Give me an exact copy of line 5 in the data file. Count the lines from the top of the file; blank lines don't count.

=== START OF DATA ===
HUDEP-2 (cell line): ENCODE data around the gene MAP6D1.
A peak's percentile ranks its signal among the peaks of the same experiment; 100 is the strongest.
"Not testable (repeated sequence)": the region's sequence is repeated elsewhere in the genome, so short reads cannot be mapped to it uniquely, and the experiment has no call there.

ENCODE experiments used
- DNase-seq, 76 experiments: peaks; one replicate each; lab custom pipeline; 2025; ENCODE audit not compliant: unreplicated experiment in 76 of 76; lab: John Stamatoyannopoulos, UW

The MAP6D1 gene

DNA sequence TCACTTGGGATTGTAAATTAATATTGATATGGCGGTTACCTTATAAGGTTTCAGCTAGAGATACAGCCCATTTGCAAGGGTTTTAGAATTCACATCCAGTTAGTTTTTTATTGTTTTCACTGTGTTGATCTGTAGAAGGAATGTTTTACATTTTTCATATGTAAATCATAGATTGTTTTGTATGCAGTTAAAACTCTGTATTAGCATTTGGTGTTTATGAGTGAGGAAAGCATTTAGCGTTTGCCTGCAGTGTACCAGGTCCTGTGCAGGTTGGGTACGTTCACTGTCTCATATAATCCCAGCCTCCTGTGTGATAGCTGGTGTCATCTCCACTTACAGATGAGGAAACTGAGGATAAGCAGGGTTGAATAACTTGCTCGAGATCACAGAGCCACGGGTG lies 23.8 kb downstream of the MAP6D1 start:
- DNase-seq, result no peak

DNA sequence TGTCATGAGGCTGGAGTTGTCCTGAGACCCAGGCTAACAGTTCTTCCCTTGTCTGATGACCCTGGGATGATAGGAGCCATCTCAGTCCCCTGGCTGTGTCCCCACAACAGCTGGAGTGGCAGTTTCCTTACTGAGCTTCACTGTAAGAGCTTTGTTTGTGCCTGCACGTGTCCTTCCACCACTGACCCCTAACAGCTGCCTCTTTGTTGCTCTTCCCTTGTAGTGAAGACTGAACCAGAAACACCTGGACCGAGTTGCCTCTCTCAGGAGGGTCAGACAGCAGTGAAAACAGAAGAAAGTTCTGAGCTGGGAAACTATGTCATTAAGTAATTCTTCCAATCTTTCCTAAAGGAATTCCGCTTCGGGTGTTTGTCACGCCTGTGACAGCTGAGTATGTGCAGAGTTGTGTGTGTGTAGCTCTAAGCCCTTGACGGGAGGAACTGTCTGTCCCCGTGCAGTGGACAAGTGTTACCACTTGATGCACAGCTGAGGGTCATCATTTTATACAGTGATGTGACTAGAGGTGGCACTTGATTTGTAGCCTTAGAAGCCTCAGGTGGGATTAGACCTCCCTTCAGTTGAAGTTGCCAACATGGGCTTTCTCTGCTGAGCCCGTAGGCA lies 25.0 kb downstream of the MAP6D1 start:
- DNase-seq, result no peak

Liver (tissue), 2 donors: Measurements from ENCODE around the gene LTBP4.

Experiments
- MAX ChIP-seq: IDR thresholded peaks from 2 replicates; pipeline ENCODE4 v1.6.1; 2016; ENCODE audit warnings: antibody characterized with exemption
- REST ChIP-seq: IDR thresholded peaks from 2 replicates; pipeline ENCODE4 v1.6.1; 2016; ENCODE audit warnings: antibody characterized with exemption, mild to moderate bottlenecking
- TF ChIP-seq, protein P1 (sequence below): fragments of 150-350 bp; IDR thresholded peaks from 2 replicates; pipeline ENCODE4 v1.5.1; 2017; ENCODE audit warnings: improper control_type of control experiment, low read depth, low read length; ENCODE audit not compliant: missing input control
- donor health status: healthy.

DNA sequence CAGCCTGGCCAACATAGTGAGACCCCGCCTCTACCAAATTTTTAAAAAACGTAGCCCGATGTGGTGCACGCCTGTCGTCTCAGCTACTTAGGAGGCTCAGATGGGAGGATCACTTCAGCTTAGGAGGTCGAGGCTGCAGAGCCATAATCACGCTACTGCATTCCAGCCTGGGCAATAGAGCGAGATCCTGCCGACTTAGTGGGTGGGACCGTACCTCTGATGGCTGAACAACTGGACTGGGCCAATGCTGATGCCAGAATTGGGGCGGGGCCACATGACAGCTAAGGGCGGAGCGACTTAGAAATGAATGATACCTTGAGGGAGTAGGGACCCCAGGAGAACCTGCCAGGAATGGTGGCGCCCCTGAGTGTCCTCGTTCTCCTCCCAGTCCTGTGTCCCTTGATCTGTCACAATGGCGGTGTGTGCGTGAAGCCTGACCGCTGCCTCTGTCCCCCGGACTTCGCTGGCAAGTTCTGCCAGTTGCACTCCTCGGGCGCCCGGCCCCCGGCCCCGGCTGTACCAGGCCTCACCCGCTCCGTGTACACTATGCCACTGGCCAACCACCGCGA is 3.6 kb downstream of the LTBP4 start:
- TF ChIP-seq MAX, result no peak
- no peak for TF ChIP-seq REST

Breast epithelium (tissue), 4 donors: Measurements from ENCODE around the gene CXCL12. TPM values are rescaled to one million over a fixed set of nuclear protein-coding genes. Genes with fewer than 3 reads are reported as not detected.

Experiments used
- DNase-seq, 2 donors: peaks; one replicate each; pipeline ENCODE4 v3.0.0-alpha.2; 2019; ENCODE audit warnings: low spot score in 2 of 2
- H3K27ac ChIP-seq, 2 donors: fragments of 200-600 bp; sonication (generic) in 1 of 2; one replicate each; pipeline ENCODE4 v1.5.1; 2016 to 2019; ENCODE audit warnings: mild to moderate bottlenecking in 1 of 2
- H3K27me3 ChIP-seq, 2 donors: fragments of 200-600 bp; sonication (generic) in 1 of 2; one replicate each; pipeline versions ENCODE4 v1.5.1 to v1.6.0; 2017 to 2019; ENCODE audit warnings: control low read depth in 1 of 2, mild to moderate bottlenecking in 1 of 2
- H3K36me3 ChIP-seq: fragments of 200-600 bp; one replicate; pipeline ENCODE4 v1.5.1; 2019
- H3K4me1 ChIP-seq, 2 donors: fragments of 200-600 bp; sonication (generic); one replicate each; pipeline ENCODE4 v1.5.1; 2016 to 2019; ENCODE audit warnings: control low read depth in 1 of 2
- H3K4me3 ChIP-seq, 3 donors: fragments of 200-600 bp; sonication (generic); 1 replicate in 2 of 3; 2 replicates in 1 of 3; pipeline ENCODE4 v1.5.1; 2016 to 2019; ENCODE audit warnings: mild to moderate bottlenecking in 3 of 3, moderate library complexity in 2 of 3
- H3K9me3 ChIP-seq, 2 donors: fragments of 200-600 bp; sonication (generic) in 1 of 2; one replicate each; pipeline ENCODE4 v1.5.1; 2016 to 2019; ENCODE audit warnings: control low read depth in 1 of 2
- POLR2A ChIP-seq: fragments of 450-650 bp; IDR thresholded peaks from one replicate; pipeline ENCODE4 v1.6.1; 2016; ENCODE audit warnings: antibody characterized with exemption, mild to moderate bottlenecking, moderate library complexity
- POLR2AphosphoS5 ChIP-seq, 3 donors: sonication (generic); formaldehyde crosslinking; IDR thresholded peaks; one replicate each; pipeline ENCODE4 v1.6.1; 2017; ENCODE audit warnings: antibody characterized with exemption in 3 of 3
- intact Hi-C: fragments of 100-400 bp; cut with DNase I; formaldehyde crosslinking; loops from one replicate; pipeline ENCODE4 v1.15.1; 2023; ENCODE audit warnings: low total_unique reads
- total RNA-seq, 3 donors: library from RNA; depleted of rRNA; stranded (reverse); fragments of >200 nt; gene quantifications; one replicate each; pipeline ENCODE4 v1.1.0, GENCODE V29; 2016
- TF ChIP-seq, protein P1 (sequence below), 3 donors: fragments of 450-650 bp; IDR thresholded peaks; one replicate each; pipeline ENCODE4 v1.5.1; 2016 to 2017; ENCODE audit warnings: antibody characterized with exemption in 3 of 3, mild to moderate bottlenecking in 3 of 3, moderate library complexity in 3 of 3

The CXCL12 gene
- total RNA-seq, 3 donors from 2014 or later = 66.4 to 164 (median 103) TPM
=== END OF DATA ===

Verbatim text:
- DNase-seq, 76 experiments: peaks; one replicate each; lab custom pipeline; 2025; ENCODE audit not compliant: unreplicated experiment in 76 of 76; lab: John Stamatoyannopoulos, UW